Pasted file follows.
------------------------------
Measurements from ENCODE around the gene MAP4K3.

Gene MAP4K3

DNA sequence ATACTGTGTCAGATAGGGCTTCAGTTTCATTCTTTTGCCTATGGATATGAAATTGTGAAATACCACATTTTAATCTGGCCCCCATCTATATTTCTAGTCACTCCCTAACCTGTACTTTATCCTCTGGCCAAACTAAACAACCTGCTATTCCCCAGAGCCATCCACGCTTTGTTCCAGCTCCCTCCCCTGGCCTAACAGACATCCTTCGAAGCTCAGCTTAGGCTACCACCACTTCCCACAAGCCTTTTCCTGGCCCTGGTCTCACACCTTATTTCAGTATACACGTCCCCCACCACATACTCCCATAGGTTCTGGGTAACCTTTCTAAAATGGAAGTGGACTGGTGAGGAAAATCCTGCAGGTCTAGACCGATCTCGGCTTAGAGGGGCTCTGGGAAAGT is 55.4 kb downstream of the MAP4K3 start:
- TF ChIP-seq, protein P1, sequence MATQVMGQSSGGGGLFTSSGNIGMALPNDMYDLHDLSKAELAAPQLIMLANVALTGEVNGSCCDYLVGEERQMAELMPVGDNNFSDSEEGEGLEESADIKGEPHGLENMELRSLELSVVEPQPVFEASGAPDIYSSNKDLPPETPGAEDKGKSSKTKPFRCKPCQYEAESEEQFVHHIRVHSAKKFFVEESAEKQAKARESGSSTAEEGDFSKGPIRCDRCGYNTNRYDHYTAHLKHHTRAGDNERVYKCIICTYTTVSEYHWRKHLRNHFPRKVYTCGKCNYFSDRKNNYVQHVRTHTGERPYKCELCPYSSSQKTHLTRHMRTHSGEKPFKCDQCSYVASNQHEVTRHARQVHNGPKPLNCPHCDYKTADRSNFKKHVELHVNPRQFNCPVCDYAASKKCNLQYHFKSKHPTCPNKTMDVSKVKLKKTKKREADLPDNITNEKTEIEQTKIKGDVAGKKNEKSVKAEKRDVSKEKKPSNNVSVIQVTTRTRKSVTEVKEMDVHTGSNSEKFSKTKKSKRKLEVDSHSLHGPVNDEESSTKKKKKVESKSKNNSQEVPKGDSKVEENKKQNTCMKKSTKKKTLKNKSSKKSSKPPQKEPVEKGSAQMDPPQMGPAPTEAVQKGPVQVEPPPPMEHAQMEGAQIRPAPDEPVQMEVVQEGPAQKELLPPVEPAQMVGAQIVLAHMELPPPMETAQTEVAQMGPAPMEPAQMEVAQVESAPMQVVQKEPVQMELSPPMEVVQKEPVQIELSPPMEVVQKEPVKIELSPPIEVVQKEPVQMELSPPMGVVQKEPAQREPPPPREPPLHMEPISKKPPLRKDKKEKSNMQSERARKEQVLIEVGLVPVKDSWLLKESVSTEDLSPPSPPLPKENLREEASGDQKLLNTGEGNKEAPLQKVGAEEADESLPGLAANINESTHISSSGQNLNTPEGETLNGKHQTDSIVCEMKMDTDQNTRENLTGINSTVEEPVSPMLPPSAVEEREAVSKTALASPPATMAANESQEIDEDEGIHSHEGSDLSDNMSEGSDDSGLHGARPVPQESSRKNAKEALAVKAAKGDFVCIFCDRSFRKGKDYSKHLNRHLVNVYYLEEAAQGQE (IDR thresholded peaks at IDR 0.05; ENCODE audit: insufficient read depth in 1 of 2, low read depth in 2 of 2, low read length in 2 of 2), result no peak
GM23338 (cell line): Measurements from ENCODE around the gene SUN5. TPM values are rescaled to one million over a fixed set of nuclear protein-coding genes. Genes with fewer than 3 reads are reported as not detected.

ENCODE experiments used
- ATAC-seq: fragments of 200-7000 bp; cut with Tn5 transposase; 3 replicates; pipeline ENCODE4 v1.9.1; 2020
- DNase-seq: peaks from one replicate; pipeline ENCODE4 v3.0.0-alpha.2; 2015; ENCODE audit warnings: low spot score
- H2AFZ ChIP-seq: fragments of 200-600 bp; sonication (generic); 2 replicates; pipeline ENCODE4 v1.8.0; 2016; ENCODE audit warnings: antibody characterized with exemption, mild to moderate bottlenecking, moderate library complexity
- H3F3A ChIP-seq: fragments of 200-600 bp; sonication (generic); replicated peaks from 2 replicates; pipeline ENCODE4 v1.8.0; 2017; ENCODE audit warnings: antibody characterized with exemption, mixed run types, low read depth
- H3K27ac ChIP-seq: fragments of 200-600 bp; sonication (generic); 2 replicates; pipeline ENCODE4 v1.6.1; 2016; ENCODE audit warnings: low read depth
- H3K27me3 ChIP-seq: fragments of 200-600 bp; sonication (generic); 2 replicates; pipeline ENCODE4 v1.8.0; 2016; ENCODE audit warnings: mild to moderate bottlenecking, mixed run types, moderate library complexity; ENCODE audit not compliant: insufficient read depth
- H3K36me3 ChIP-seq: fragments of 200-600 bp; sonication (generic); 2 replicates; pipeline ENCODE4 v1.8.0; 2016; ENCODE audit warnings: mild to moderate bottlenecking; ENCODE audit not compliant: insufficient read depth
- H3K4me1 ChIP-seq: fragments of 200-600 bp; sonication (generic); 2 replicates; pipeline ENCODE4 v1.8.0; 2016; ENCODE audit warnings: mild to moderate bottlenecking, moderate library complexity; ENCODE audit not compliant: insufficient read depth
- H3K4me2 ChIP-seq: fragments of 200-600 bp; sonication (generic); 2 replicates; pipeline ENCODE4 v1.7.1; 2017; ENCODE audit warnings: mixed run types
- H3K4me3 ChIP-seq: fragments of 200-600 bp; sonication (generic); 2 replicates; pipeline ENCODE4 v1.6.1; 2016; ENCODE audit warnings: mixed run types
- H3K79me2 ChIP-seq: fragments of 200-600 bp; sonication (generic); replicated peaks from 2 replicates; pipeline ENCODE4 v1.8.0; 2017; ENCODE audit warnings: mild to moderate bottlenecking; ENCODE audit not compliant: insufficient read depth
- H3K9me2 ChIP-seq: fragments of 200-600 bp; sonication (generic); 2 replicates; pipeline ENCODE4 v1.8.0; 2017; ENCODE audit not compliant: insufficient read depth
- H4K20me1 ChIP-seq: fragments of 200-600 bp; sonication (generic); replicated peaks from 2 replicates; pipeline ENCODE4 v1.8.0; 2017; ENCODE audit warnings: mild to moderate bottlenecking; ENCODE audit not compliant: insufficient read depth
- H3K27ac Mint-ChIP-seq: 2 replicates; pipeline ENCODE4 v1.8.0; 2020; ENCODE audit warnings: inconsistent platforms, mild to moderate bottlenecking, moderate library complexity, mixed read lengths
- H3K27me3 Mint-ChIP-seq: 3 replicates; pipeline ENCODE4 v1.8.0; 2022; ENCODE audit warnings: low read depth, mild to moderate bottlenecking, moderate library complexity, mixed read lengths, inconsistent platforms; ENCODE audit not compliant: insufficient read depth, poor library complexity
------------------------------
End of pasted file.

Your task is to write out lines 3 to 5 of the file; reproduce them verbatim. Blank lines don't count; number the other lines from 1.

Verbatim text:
DNA sequence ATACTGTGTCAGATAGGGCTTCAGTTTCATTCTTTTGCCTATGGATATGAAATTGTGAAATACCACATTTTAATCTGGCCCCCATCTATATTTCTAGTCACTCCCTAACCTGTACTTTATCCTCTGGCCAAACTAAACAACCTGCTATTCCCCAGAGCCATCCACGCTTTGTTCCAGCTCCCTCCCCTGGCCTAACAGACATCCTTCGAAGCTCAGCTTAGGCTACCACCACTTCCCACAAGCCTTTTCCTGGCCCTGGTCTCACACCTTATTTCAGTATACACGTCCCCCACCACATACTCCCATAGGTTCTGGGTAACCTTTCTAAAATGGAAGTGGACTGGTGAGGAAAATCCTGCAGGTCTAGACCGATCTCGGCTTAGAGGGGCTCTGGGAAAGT is 55.4 kb downstream of the MAP4K3 start:
- TF ChIP-seq, protein P1, sequence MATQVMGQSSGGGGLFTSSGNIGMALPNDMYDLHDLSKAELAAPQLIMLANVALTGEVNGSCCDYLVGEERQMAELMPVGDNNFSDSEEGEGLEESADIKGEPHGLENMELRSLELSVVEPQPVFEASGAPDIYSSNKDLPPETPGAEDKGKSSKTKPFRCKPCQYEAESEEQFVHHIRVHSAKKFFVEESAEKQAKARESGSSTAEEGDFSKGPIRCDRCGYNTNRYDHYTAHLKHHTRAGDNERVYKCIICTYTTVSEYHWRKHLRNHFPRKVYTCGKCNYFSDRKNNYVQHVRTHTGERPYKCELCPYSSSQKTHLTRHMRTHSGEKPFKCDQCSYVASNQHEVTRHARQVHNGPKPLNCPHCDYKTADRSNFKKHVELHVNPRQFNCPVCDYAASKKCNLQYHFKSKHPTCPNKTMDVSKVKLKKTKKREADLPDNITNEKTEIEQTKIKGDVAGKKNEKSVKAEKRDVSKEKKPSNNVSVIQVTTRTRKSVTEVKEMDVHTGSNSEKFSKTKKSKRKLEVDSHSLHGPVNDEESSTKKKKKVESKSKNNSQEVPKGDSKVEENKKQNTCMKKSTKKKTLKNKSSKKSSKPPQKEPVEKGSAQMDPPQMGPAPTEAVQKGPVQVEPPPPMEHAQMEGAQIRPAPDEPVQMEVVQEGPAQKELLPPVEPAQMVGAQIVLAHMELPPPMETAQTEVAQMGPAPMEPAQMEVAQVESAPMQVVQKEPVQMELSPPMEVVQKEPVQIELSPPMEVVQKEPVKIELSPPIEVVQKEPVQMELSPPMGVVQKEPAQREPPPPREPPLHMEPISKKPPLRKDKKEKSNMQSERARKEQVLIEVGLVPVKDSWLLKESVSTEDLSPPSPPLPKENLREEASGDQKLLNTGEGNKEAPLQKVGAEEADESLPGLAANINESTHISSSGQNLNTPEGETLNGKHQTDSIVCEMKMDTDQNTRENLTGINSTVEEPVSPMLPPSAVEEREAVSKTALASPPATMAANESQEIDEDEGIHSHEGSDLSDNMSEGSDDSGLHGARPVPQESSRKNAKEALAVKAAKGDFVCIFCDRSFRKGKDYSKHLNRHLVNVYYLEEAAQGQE (IDR thresholded peaks at IDR 0.05; ENCODE audit: insufficient read depth in 1 of 2, low read depth in 2 of 2, low read length in 2 of 2), result no peak
GM23338 (cell line): Measurements from ENCODE around the gene SUN5. TPM values are rescaled to one million over a fixed set of nuclear protein-coding genes. Genes with fewer than 3 reads are reported as not detected.